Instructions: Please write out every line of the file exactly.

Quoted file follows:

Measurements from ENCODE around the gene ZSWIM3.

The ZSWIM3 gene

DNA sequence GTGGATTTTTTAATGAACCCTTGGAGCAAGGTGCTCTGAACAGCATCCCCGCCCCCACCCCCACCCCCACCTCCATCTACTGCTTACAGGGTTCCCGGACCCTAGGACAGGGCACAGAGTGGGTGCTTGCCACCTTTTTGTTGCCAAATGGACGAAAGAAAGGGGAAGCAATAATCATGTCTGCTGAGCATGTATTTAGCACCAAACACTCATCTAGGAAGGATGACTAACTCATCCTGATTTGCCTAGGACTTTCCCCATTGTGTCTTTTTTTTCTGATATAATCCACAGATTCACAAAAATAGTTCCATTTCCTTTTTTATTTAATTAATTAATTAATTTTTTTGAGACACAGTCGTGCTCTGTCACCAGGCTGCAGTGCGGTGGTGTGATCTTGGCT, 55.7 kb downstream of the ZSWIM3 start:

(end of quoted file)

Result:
Measurements from ENCODE around the gene ZSWIM3.

The ZSWIM3 gene

DNA sequence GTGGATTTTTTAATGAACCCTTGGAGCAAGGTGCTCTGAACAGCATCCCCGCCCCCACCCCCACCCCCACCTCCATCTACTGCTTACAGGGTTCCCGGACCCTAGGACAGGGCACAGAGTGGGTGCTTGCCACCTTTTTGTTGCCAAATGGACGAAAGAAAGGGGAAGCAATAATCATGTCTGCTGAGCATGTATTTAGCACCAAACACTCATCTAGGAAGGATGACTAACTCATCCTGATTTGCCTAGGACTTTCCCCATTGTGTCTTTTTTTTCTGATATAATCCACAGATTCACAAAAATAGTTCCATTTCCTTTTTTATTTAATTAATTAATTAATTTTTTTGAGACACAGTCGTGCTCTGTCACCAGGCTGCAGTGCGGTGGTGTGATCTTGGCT, 55.7 kb downstream of the ZSWIM3 start: